Trinity considers change to Carnegie Classification

Christian Brewster Photo credit: Oliver Chapin-Eiserloh

Photo by Oliver Chapin-Eiserloh.

Trinity, which is classified as a Master’s College and University by the Carnegie Classifications of Institutions of Higher Education, may petition to move categories in the U.S. News and World Report (USNWR)rankings. This follows Santa Clara’s move out of the “Regional Universities West” category.

Last year, Trinity’s 26-year streak as number one in the west was taken over by Santa Clara University which was moved into the “doctoral/professional universities” category by Carnegie this year. Because of this, the school is no longer in the same category as Trinity.

Trinity is currently classified as a Master’s College and University because we offer five graduate programs. Because of this, the institution is classified in the regional university category as opposed to the national liberal arts category. Eric Maloof, vice president for enrollment management within Alumni Relations, believes that Santa Clara moving to a new category should prompt Trinity to look into the petition process.

“So what happened this year was that Carnegie created a new classification of colleges and that consequently pulled a lot of our competition out of our regional master’s university category. In many ways now we are surrounded by schools that don’t really look like us. I think we owe it to the community to research all options, including a potential leap into the national liberal arts category,” Maloof said.

Tess Coody-Anders, vice president for Strategic Communications and Marketing, believes that moving to the national category could be beneficial to Trinity as it becomes more difficult to recruit students that are in high-demand.

“As the number of available academically gifted high school students in America shrinks then we need to be sort of at the top of every list in order to compete for and earn the attendance of students like you guys. We believe based on our research that it would be more advantageous to Trinity to be nationally recognized than to perhaps be in a regional category,” Coody-Anders said.

To be classified as a national liberal arts school, Trinity would need to petition Carnegie to change.

“Schools like us can petition Carnegie because we do only have a small number of master’s degree students and because they’re in the predominantly educational space, we would be able to petition Carnegie to reclassify as an undergraduate institution. Then, we would be ranked in the national liberal arts category,” said Kara Larkan-Skinner, executive director of Institutional Research and Effectiveness.

Carnegie only allows universities to petition for reclassification during certain time intervals. Trinity’s next opportunity to apply to move into the national liberal arts category would be in 2021. Right now, there are some schools in the national liberal arts category that have master’s programs.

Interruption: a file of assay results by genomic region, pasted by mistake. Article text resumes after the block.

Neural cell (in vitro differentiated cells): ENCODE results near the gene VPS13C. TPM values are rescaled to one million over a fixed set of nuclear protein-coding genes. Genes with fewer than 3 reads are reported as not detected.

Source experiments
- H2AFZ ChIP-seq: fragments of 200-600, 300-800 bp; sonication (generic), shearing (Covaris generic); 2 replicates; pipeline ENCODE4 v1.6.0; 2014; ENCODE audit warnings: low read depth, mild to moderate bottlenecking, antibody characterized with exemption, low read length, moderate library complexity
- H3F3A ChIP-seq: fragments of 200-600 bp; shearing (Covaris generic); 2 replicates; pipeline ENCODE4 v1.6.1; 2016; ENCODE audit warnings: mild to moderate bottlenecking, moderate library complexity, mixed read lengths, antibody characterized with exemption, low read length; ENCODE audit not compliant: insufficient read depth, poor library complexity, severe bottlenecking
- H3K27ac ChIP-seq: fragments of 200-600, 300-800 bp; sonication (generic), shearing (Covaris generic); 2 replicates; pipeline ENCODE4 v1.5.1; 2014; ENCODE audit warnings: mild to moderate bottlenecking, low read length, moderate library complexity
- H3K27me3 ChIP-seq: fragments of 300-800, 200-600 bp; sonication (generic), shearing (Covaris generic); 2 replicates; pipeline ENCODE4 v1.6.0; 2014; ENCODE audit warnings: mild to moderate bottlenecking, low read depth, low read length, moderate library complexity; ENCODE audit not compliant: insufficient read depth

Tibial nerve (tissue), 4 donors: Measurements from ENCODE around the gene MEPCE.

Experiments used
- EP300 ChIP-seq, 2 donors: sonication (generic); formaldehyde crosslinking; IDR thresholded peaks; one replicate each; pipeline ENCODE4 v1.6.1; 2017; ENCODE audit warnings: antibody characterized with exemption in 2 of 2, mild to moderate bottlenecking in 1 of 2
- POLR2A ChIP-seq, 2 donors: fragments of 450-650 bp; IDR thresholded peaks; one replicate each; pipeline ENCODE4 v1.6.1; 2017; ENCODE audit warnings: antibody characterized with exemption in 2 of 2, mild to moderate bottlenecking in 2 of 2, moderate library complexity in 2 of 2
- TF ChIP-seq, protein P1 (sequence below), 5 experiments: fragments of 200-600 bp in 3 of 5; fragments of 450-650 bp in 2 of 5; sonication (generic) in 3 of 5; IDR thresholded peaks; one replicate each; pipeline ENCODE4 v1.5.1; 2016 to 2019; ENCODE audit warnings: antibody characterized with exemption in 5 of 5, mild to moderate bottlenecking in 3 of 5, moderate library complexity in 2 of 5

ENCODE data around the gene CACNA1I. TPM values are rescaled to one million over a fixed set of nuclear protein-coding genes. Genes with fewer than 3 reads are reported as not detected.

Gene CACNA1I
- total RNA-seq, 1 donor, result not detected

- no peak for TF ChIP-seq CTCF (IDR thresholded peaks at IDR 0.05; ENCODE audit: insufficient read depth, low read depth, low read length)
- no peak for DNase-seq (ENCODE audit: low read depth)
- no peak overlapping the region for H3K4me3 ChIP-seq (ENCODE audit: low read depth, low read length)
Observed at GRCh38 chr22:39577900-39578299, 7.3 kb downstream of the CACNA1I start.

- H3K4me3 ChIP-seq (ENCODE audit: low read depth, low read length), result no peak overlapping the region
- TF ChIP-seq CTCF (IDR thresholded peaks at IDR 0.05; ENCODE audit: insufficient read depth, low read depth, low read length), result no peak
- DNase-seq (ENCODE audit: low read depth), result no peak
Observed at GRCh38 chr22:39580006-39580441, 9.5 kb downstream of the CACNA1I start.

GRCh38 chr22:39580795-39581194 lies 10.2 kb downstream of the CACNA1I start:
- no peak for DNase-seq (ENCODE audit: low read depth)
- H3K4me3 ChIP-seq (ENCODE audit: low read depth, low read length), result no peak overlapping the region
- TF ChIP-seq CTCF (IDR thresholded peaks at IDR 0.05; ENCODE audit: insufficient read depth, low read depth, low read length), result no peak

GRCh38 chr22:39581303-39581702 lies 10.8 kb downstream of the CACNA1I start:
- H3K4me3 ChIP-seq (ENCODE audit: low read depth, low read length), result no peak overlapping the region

“We would just notify Carnegie that we want to petition for that, and then they would reevaluate us and determine our eligibility and let us know. We think we would be able to be recategorized, but only Carnegie could tell us for sure,” Larkan-Skinner said.

Right now, Trinity’s projected ranking in the national liberal arts category is unknown. In addition to working on some of the tangible metrics like retention rates and graduation rates, U.S. News and World Report places a high value on peer institutions’ thoughts when ranking schools. Institutions are asked to fill out surveys about the schools in their category, and Coody-Anders believes Trinity should focus on telling potential peer institutions its story.

“Clearly, in the regional category, among those peers we’re well regarded. We also will need to tell our story to those aspirant schools and opinion leaders on that list so that they know who Trinity is. They know of us, I’m sure, but we really need them to know us so that when they’re providing their opinions on those surveys, we perform well,” Coody-Anders said.

Coody-Anders believes that Trinity will be able to do this through marketing strategies and by getting Trinity representatives, especially Danny Anderson, the president of the university, to speak to leaders of peer institutions.

“We have to be a little less humble, and we need to be a little more willing to share our good news nationally. We haven’t really had to do that as a university. Our reputation has really helped us achieve our goals, and this is about moving the bar and stretching, so that means we’ll really have to stretch in the way we tell our story,” Coody-Anders said.

Coody-Anders also spoke about the potential limitations of shifting to a new category.

“This also impacts things — like, we couldn’t add a doctoral program or too many more master’s programs because you have to stay under a certain threshold for the number of degrees that are given in undergraduate and graduate programs. So these are big discussions we have to have to ensure that if we move into a different Carnegie classification and, as a result, move into a new U.S. News and World Report classification that we do so knowing what limitations that places on us as an institution going forward,” Coody-Anders said.

Although conversations are in the works, the timeline and decision are still unknown.

“I will say this: I think it needs to be sooner and not later, in my opinion. I don’t think we’re talking about a generation of students from now. I think we’re talking about in the foreseeable future — at least that’s what I hope,” Coody-Anders said.

Correction: The original version of this issue said Trinity had a 24-year streak as best in the west. The streak was 26 years.